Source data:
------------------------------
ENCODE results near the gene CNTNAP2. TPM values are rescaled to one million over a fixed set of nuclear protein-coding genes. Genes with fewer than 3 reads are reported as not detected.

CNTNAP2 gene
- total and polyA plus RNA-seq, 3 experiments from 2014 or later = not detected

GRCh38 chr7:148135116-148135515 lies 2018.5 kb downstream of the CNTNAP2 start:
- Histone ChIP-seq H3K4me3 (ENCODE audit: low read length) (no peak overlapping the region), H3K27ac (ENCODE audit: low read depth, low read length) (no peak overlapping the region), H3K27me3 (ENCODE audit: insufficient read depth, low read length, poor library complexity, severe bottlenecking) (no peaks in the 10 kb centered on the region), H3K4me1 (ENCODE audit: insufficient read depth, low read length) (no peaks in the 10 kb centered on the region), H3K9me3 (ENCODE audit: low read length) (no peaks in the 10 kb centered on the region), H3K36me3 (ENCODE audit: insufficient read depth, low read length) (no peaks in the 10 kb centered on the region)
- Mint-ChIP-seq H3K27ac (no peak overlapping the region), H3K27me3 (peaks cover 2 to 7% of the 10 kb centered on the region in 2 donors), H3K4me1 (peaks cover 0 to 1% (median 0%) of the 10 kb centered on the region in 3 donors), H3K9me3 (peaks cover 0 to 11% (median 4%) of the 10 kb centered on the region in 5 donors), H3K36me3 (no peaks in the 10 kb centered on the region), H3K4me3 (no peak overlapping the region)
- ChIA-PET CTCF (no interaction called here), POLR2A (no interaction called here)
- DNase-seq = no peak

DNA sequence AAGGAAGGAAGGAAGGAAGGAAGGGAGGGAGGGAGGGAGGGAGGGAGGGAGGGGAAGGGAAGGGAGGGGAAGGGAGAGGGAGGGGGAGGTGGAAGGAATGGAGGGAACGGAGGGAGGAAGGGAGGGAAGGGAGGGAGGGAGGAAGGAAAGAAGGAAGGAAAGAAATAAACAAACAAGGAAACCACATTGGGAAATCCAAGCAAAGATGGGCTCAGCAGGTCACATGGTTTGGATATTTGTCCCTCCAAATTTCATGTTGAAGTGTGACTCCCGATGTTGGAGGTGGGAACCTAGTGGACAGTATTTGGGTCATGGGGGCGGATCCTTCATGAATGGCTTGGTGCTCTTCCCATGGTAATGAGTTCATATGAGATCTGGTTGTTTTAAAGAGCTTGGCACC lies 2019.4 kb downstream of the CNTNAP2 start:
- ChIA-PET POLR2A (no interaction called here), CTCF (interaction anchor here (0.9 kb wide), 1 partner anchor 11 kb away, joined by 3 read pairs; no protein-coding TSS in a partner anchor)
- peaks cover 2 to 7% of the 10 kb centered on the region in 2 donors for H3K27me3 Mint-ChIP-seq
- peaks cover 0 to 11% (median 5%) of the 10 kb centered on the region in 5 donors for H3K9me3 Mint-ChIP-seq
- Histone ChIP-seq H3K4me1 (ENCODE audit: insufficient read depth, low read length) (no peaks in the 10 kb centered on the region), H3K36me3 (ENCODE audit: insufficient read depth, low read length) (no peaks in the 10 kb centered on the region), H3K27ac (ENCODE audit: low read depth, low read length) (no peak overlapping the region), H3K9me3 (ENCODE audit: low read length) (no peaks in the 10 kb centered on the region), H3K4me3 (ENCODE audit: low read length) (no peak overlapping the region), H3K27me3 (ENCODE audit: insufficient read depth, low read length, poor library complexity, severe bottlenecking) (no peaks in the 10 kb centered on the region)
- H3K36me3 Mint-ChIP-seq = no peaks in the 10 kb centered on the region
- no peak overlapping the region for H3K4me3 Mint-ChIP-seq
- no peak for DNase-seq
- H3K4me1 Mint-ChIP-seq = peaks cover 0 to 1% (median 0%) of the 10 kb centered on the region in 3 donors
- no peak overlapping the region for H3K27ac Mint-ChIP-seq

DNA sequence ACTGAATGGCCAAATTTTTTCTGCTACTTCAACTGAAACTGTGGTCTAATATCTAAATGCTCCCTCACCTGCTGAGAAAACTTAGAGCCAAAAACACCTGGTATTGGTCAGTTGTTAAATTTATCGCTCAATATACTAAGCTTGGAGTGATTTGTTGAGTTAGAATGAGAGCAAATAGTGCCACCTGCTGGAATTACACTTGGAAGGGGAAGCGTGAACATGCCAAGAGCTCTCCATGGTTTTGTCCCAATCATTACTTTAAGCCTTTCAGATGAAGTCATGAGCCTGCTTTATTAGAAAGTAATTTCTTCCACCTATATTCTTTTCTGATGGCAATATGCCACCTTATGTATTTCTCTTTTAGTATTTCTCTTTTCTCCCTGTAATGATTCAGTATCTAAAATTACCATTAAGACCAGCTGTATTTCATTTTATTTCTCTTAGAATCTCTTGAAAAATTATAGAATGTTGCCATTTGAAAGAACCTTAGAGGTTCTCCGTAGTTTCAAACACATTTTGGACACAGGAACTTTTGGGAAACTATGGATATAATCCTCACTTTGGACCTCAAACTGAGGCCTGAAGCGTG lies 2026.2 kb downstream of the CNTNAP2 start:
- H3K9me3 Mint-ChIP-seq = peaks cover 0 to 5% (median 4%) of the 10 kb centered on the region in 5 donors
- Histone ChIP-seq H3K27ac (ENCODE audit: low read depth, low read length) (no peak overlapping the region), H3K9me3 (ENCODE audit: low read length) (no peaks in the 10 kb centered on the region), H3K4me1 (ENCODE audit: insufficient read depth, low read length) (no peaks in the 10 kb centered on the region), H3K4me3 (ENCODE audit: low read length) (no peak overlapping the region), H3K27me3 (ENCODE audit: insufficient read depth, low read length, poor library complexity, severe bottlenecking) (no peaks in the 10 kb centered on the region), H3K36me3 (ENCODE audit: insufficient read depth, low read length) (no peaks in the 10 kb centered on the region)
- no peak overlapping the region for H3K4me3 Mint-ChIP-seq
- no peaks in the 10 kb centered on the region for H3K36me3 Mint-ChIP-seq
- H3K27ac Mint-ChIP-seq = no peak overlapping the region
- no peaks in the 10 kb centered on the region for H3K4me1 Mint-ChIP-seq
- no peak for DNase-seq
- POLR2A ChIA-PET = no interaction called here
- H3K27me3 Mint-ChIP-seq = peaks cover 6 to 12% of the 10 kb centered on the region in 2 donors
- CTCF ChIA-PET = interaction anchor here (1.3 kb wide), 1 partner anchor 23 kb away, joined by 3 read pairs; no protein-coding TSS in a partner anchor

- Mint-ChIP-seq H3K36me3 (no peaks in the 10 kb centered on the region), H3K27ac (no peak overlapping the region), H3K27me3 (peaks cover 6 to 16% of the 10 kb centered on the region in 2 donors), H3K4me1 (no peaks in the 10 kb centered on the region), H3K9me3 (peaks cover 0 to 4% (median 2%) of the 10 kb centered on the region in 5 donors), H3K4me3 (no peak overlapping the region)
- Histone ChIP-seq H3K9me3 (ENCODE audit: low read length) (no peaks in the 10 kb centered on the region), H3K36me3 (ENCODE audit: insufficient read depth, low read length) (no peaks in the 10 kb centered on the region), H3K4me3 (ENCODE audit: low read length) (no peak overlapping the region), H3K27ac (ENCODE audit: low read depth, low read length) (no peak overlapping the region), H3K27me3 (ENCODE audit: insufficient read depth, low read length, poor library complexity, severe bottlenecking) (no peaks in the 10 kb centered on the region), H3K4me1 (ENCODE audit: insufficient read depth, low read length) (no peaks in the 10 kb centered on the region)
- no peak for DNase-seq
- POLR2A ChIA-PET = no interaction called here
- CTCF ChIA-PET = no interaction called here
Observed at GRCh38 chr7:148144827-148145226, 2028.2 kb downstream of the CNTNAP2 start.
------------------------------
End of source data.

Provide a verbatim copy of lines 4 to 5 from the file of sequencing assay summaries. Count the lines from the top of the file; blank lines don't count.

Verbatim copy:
GRCh38 chr7:148135116-148135515 lies 2018.5 kb downstream of the CNTNAP2 start:
- Histone ChIP-seq H3K4me3 (ENCODE audit: low read length) (no peak overlapping the region), H3K27ac (ENCODE audit: low read depth, low read length) (no peak overlapping the region), H3K27me3 (ENCODE audit: insufficient read depth, low read length, poor library complexity, severe bottlenecking) (no peaks in the 10 kb centered on the region), H3K4me1 (ENCODE audit: insufficient read depth, low read length) (no peaks in the 10 kb centered on the region), H3K9me3 (ENCODE audit: low read length) (no peaks in the 10 kb centered on the region), H3K36me3 (ENCODE audit: insufficient read depth, low read length) (no peaks in the 10 kb centered on the region)